Advocating for greater security collaboration between businesses, law enforcement, and government
By Nicole Mills, Exhibition Director at Infosecurity Group
Cybercrime is on an extremely worrying trajectory.
A previous survey of global IT security decision makers conducted by Statista revealed that 46.4% of organizations had endured between one and five successful cyber-attacks in the 12 months ended November 2020. Since then, Accenture has reported that such attacks increased 31% between 2020 and 2021.
As we now move through 2022, this concerning reality is further compounded by even more frightening figures.
According to IBM, the average cost of a data breach last year was $4.24 million, and this number is predicted to rise in 2022. Resultantly, Cisco and Cybersecurity Ventures together suggest that come 2025, the global cost of cybercrime could exceed $10 trillion.
The Infosecurity Group Advisory Council comprising industry leaders at the cutting edge of cybersecurity solution highlight many varying factors contributing to this broad and growing challenge.
Unsurprisingly, ransomware was pinpointed as an area of particular concern. While individuals, criminal groups and nation states will continue to favour ‘tried and tested’ approaches, they are expected to employ these in novel ways to generate revenue from attacks.
Indeed, more sophisticated attacks leveraging new methodologies are becoming more commonplace, and supply chain attacks have emerged as a prime example. Businesses now need to realise that their security relies on a web of third-party suppliers, and that they’re only as strong as the weakest link.
At the same time, the council affirmed that information security investment is, generally, still not sufficiently prioritised within businesses or government.
Greater collaboration is critical
The point is that there are a multitude of evolving threats, and attitudes and mindsets simply must change in order to keep up.
Cybercriminal networks today are expanding, evolving, advancing and working together to target victims more successfully than ever before. Ransomware-as-a-service, for example, is dramatically lowering the barriers-to-entry for attackers, with savvy cybercriminals actively supporting the threat ambitions of less technically abled perpetrators at scale.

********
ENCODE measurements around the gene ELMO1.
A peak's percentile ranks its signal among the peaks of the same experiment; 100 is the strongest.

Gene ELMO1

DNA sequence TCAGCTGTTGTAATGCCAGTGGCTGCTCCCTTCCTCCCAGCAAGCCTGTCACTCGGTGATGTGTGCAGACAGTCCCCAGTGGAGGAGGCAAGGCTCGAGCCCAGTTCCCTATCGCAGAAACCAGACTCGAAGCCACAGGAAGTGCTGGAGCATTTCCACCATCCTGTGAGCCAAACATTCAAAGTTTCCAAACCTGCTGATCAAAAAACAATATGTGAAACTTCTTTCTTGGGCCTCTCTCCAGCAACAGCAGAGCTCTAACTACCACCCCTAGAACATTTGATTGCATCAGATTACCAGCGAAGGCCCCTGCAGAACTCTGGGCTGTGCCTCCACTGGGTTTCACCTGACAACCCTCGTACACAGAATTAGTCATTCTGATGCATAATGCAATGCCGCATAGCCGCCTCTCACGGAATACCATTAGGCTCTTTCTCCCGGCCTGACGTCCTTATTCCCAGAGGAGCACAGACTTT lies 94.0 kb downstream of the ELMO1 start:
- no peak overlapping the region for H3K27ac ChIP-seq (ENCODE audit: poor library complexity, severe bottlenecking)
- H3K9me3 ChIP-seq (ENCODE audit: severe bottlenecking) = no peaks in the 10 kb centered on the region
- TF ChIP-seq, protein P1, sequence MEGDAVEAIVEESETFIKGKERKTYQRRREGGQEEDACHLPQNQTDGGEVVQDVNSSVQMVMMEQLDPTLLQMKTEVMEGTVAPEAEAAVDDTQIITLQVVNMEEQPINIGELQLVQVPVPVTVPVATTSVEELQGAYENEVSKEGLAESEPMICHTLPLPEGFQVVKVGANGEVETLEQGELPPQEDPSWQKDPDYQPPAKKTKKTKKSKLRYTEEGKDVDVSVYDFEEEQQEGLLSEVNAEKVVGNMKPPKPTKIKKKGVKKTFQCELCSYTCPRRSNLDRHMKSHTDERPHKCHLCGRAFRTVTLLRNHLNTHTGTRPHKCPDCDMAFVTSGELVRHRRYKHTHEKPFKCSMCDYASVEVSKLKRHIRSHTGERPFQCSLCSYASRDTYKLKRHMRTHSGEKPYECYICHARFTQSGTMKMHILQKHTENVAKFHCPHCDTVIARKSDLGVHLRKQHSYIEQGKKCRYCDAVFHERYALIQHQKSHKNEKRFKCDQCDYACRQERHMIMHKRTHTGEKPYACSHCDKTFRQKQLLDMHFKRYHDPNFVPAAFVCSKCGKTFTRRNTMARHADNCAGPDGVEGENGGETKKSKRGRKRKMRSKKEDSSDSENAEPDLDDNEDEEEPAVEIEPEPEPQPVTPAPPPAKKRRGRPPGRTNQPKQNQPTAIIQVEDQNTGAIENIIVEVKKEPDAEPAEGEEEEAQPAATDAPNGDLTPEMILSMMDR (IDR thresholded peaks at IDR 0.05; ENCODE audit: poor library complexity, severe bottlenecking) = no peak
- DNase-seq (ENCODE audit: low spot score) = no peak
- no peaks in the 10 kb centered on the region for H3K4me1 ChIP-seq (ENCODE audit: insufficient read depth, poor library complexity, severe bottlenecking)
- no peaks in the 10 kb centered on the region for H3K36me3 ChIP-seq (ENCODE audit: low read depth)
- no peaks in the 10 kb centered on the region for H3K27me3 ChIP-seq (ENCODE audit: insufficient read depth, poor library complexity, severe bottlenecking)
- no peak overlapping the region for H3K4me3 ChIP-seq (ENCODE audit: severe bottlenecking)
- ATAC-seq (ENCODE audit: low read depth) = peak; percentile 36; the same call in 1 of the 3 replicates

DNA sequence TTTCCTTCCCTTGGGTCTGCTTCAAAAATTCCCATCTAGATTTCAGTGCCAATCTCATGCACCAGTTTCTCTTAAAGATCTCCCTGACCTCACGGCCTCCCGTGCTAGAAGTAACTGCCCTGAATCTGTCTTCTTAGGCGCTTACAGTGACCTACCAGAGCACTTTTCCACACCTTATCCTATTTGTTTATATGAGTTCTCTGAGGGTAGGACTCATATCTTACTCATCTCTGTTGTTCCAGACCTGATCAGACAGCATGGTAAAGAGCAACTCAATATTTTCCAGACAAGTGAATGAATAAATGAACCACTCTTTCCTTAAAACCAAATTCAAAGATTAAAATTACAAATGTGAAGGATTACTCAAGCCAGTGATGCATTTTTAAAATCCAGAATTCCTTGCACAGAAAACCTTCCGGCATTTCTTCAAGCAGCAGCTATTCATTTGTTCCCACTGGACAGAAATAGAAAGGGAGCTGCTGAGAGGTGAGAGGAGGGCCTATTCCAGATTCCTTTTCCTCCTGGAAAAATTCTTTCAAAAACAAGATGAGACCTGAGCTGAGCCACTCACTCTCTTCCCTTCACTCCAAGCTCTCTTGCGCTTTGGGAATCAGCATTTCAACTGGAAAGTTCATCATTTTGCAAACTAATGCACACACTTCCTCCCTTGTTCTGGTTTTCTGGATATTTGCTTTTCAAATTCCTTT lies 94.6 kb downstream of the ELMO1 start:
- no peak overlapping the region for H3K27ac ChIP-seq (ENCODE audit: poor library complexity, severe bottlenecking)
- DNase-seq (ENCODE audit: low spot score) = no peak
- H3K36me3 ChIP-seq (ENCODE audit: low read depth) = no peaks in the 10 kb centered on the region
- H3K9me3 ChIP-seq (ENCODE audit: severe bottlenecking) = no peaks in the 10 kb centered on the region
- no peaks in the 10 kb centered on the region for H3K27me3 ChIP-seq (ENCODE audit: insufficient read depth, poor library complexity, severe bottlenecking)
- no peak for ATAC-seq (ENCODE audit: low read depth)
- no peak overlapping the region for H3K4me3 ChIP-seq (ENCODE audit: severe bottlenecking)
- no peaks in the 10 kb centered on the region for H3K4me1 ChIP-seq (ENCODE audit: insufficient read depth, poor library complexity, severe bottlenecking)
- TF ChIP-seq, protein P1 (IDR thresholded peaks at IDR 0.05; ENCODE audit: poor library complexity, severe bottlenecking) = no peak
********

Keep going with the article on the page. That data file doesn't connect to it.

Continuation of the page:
To even stand a chance in the fight taking place amid this increasingly complicated landscape, cybersecurity professionals must equally collaborate by sharing knowledge and experiences to support each other in identifying vulnerabilities and developing stronger security strategies.
Promisingly, there is agreement within our community that greater cooperation will help.
According to an Infosecurity Europe Twitter poll conducted in January 2022, 45% of the 2,543 respondents pointed to advanced threat detection is the cybersecurity challenge that would benefit most from increased industry collaboration. This was followed by social engineering threats (22%), incident response planning (18%), and governance, risk and compliance (15%).
With a clear appreciation that greater collaboration within cybersecurity will bring major advantages, it’s vital that we act as a united industry to overcome any barriers that might be stifling this. I believe we must work together to build an environment of trust and transparency where we can exchange knowledge, resources and ideas to combat security threats while protecting commercial sensitivities.
Events as pillars of security progress
It is for this reason that we chose Stronger Together as the theme for Infosecurity Europe 2022 – to try to encourage greater collaboration between businesses, law enforcement and government.
Over the years I’ve seen first-hand the vital role that events play in facilitating cross-sector cooperation, instigating vital discussions that sew the seeds of greater security progress.
Every organisation from every operational background has a unique vantage point – different approaches that have been moulded by different experiences. By exchanging these experiences, approaches and ideas, we can support each other in achieving best practice, gaining practical and actionable knowledge that can help in keeping up with the increasing sophistication of security threats.
Events are vital platforms from which we can achieve a great deal. From seasoned professionals to those just starting out, everyone has value to add, and everyone can benefit.
In the case of Infosecurity Europe 2022, topics will range from everything from the need to tackle insider threats, building a security culture, the paradigm change in ransomware and monetisation of threats to cybercrime-as-a-service (CaaS), third party risk, how cyber criminals are changing their approaches, and improving detection of known and unknown threats.
Covering all these bases is critically important. When it comes to security, there are always more opportunities to learn. By expanding our collective knowledge, sharing insights and advocating for the broad adoption of best practices, we can begin to tackle the escalating problems of cybercrime and turn the tide together as a unified industry.
About the Author
Nicole Mills is Exhibition Director for the Infosecurity Group. With over 20 years’ experience in events and media, she has worked with many brands responsible for strategic and commercial growth. Nicole has worked in the Infosecurity Group for six years working with the Infosec team responsible for Infosecurity Europe and Infosecurity Magazine. Working with the team the aim is to bring the cyber community together to showcase the latest products and solutions to enable businesses to continue to protect themselves.